Israelis must push leaders for peace, Obama says

U.S. President Barack Obama has called on Israel to reverse an "undertow of isolation" and for its citizens to demand change from their leaders in order to secure peace.

Palestinians 'deserve a state' and 'end to occupation,' U.S. president says

Israel: reverse 'undertow of isolation'

9 years ago
Duration 49:07
U.S. President Barack Obama calls on Israel to fight what he says is an 'undertow of isolation.' 49:07

U.S. President Barack Obama has called on Israel to reverse an "undertow of isolation" and for its citizens to demand change from their leaders in order to secure peace.

Obama stressed in a speech on Thursday to university students at the International Convention Center in Jerusalem that Israel must make peace with the Palestinians if it is to ensure its survival and long-term viability as a homeland for the Jewish people. But he said the will of the people to achieve peace should be made known to the Israeli leadership.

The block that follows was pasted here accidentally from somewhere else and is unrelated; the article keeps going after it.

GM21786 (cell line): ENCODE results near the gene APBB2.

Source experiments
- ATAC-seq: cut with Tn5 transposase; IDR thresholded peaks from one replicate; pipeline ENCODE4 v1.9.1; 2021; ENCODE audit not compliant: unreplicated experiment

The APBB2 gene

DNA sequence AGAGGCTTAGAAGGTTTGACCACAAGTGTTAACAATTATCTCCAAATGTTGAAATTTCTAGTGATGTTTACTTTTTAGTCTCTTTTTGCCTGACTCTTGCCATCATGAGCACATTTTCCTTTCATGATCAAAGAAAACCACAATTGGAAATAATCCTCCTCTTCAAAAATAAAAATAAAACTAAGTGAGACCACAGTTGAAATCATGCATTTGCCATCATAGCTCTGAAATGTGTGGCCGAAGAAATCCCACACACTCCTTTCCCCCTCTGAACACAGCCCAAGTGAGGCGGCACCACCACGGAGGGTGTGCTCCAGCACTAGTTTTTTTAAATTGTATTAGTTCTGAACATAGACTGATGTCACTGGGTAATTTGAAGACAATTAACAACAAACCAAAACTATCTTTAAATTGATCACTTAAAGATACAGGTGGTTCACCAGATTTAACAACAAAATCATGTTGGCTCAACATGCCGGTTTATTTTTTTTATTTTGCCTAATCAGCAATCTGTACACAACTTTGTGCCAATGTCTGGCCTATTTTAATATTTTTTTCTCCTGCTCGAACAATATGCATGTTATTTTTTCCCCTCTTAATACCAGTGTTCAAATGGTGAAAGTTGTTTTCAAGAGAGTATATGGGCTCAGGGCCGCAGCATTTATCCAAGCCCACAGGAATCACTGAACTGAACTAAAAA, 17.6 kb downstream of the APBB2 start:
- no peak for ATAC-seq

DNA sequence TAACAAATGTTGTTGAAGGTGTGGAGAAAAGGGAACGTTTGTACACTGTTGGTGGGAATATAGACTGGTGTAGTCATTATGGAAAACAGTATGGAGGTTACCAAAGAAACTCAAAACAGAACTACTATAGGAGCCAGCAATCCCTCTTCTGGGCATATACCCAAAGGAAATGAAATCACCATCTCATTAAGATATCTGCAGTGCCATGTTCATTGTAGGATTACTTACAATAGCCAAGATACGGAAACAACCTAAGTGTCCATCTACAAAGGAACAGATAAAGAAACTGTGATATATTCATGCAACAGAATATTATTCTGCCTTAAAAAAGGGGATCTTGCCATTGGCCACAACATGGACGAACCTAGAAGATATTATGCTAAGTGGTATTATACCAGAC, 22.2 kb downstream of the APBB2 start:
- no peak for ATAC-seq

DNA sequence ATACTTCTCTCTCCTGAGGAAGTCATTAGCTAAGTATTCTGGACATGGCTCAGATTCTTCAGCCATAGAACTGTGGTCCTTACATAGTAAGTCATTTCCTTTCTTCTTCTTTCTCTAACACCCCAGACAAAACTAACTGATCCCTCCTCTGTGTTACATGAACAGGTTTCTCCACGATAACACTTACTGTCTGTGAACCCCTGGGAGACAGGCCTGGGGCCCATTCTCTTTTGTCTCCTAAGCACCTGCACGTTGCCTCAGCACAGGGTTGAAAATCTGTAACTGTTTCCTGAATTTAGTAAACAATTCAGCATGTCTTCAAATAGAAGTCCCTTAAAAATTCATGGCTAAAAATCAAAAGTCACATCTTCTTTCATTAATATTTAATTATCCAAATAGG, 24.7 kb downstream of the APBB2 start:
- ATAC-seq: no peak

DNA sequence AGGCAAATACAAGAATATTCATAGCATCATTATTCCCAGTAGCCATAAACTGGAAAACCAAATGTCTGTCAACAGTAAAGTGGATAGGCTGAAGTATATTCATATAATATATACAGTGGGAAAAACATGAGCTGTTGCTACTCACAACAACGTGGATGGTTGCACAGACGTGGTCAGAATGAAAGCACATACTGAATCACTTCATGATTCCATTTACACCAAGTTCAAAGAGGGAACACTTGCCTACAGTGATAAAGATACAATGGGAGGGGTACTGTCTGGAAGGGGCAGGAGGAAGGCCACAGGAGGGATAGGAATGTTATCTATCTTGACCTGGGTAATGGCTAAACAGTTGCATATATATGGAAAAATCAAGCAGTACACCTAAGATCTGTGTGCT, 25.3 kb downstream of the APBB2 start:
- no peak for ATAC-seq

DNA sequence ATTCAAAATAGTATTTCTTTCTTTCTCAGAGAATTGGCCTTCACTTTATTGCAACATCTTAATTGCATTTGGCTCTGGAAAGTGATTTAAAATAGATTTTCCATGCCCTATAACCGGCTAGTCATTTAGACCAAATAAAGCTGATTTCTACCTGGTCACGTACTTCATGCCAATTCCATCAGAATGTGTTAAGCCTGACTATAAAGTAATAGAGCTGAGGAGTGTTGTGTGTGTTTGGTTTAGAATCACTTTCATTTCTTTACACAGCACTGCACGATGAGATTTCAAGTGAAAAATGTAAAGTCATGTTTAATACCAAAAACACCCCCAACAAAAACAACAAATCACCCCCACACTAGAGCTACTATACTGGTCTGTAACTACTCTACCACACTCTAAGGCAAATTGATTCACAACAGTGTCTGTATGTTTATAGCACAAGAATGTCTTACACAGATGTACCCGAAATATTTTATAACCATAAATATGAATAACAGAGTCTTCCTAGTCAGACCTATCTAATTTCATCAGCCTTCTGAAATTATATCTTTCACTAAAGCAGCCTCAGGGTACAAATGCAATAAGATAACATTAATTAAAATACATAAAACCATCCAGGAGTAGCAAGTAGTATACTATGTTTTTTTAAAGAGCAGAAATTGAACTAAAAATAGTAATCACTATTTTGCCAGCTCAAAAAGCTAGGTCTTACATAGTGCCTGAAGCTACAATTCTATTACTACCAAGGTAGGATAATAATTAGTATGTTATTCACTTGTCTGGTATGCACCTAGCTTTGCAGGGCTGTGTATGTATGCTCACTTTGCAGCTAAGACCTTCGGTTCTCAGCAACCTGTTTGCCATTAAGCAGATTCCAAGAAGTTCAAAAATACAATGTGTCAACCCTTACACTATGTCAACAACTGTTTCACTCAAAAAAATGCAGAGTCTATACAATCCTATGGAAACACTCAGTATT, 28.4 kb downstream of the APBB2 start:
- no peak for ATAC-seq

"That is where peace begins – not just in the plans of leaders, but in the hearts of people; not just in a carefully designed process, but in the daily connections that take place among those who live together in this land, and in this sacred city of Jerusalem.

"Speaking as a politician, I can promise you this: political leaders will not take risks if the people do not demand that they do. You must create the change that you want to see," Obama said.